Newark, NJ – November 1, 2007
State support for school building projects in New Jersey’s high wealth and middle income suburban districts continues to increase, even as the State refuses to fund numerous stalled building projects in poor districts, according to an Education Law Center analysis released today.
The suburban districts are tapping into a funding formula in New Jersey’s School Construction law, known as “Section 9.” Section 9 requires the State to provide aid for a portion of the ongoing interest payments on local school construction bonds. Section 9 aid is appropriated each year by the Legislature from the Property Tax Relief Fund in the State Budget.
Only non-Abbott districts able to obtain voter approval for local bonds to finance school construction projects can access the Section 9 formula. Under Section 9, the State must fund debt service on at least 40% of the eligible project costs, even in high wealth districts, with less affluent districts receiving even higher levels of aid. Abbott districts are not eligible for Section 9 aid.
An analysis of budget data from the non-partisan Office of Legislative Services shows the State was obligated for $36 million in Section 9 debt service aid in FY2006. The State’s Section 9 obligation grew to $39 million in FY2007, and jumped to almost $50 million in FY2008. The data also show a number of suburban districts are receiving over $1 million in Section 9 aid annually to pay debt service on school construction projects, including Cherry Hill, Evesham, Middletown, Freehold Regional, Lenape Regional, West Orange and South Brunswick.
“It is a cruel irony that the State school construction program, enacted to address long-standing facilities needs in poorer districts, now only funds projects in more affluent and middle income suburban districts,” said David Sciarra, ELC Executive Director. “While the Legislature continues to fund world-class school buildings in our suburbs, it stubbornly refuses to authorize additional funding for over 100 stalled and desperately needed building projects in urban districts.”
In July 2005, non-Abbott districts were informed they could no longer receive grants for facilities projects because the State School Development Authority (SDA) had spent all of the $2.6 billion authorized for grants in 2000. However, those districts were advised they could apply for debt service aid under Section 9 for their projects instead.
An analysis of referenda passed with access to the grant program from 2001 through April 2005, and the debt service aid option between September 2005 and September 2007, shows that high wealth districts have reaped significant State support for major facilities projects and will continue to do so through ongoing Section 9 debt service. In contrast, poorer districts have been largely shut out because many have high tax rates and cannot pass bond issues, or have little or no bonding capacity. And the separate program for Abbott districts has been out of funds since July 2005.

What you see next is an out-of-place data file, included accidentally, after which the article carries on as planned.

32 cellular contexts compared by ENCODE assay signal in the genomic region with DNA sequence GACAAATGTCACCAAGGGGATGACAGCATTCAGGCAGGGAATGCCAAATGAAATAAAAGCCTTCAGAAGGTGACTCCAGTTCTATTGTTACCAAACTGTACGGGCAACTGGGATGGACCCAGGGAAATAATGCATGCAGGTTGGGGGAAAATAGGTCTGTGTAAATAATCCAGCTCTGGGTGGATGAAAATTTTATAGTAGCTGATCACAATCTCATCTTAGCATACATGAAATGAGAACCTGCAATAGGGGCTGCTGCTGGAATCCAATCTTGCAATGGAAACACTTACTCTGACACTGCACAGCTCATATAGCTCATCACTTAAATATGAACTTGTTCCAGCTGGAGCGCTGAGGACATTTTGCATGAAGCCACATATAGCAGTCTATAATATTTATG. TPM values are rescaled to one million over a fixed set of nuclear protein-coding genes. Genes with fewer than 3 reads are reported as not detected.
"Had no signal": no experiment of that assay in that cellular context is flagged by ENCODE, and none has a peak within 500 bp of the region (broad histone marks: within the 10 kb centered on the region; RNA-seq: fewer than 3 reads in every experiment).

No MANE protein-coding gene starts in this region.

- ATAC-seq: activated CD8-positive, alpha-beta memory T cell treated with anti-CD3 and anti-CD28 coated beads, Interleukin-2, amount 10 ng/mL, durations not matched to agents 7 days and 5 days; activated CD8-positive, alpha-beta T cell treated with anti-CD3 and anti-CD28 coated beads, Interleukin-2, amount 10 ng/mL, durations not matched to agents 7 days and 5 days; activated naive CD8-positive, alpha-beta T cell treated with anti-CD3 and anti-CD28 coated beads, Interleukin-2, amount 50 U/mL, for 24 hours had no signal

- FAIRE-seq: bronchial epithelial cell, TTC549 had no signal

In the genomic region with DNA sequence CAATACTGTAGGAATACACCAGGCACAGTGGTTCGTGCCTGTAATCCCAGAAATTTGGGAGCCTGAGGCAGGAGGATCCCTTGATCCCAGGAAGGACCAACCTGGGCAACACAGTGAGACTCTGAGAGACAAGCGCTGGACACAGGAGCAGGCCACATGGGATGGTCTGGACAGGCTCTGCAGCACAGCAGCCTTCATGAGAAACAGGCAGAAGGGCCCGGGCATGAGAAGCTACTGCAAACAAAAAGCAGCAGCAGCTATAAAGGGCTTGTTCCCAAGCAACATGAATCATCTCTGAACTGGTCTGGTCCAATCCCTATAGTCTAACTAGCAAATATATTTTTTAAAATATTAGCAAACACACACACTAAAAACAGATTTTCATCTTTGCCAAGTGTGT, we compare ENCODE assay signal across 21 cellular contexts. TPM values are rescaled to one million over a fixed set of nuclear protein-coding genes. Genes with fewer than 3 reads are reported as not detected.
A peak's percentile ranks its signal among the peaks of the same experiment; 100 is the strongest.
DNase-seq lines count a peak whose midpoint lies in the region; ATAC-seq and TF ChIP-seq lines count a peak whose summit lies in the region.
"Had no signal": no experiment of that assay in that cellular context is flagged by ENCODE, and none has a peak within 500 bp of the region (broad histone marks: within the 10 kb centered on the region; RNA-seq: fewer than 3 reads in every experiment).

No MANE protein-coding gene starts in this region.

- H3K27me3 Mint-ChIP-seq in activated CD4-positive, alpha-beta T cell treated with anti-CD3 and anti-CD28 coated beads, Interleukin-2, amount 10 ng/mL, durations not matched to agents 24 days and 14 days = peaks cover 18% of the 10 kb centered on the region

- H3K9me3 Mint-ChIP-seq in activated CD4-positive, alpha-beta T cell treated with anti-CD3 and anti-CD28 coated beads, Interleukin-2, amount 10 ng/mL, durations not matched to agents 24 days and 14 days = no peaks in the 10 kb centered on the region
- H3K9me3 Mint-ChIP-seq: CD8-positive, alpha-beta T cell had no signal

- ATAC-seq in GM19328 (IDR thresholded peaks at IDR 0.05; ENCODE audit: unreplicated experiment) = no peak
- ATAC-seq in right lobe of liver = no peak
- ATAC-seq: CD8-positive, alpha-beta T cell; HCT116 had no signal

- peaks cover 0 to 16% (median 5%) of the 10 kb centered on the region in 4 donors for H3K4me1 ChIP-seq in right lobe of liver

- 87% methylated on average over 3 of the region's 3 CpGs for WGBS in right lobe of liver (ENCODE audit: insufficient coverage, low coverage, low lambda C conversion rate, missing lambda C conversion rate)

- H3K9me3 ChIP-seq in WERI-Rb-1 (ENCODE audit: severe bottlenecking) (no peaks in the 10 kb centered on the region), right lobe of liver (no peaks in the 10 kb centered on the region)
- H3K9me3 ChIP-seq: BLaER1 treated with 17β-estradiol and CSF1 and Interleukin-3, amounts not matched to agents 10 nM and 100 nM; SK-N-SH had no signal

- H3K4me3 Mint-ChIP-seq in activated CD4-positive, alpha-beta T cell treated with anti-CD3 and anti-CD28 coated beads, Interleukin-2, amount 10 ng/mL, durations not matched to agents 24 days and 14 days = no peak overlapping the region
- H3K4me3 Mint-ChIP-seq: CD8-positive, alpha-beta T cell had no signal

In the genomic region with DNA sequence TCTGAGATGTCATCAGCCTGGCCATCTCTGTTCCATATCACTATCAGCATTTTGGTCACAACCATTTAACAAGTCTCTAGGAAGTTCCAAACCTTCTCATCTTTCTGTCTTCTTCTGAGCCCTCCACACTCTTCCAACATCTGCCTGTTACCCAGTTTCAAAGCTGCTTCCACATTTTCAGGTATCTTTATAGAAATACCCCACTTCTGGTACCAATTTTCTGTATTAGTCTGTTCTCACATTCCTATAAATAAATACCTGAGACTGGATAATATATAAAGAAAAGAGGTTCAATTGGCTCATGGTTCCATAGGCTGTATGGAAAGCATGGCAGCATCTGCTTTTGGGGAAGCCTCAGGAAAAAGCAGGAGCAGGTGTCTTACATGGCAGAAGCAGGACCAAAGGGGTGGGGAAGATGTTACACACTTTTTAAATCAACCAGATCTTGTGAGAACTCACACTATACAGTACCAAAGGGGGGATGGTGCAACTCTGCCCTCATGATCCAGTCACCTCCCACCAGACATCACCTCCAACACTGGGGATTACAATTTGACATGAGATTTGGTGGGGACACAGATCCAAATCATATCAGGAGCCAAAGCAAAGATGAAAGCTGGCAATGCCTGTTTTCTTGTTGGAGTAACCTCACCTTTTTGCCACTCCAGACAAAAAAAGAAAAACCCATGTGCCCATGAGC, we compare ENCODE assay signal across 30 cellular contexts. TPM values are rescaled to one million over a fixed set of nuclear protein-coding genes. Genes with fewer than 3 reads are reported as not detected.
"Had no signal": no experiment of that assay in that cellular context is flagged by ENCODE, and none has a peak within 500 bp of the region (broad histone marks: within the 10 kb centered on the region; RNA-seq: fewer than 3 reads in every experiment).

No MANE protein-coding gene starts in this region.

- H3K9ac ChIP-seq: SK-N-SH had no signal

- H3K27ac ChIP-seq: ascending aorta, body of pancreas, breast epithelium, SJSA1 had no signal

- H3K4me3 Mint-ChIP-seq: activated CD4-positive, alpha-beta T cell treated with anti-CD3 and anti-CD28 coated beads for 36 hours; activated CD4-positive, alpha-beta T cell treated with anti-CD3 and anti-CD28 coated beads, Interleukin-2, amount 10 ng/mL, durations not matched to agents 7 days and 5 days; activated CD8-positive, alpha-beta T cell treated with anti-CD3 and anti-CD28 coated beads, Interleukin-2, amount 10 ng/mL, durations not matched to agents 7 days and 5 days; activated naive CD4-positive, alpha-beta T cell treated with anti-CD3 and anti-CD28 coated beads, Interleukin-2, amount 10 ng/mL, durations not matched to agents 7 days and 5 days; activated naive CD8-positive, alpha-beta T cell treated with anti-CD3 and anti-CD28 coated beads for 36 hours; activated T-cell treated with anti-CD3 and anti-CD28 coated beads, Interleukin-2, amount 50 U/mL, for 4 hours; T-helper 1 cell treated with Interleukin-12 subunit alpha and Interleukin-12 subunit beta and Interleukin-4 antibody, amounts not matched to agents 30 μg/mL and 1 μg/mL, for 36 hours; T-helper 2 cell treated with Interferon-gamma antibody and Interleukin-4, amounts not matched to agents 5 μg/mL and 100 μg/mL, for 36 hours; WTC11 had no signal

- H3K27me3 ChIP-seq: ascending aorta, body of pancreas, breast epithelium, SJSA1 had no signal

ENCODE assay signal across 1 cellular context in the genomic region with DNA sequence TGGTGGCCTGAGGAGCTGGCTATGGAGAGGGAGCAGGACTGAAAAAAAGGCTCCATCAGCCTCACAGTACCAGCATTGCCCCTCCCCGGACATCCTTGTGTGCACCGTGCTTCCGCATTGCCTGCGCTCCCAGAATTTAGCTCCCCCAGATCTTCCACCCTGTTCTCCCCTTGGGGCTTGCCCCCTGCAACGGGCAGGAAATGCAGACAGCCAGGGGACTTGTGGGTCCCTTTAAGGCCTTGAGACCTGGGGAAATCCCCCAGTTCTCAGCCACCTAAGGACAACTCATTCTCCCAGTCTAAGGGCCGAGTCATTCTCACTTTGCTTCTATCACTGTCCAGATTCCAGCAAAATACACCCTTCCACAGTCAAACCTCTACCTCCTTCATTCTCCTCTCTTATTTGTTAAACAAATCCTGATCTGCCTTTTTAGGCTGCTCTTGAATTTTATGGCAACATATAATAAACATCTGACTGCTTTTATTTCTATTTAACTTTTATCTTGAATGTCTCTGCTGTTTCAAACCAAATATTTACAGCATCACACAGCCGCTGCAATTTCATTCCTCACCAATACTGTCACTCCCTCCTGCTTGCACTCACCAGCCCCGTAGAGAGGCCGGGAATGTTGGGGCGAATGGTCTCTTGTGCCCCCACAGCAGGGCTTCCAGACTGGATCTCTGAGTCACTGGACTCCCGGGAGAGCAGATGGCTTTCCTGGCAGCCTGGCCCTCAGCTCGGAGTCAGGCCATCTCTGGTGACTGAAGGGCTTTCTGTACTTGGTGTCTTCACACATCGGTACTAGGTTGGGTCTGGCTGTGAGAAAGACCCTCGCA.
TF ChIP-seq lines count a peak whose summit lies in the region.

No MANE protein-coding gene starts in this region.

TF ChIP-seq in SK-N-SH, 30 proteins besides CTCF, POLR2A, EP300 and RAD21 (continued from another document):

The data show that only 16% of the 19 poorest, non-Abbott districts — those in the State’s District Factor Group A — are able to obtain state funding for facilities. In contrast, 80% of in the highest wealth districts — DFG J – can access state funds for their projects.
In addition, a data display on the total per student state and district potential spending on school facilities projects initiated from 2001 thru Sept. 2007 shows that non-Abbott DFG A and B districts, among the poorest, will spend only 40% of the amount spent by DFG I and J districts, the state’s wealthiest. Further, non-Abbott DFG A and B districts will receive about $500 less in state aid per student than in more affluent districts.
70 major projects have been completed in Abbott districts, with 29 more presently under construction. However, when the initial allocation of $6 billion for Abbott district was depleted in July 2005, the State stopped work on over 100 approved projects. ELC, on behalf of the Abbott school children, is now asking the Court to direct the State fund for 27 of those projects ready for bid, and 91 additional projects that are stalled but in the development pipeline.
Education Law Center Press Contact:
Director of Policy, Strategic Partnerships and Communications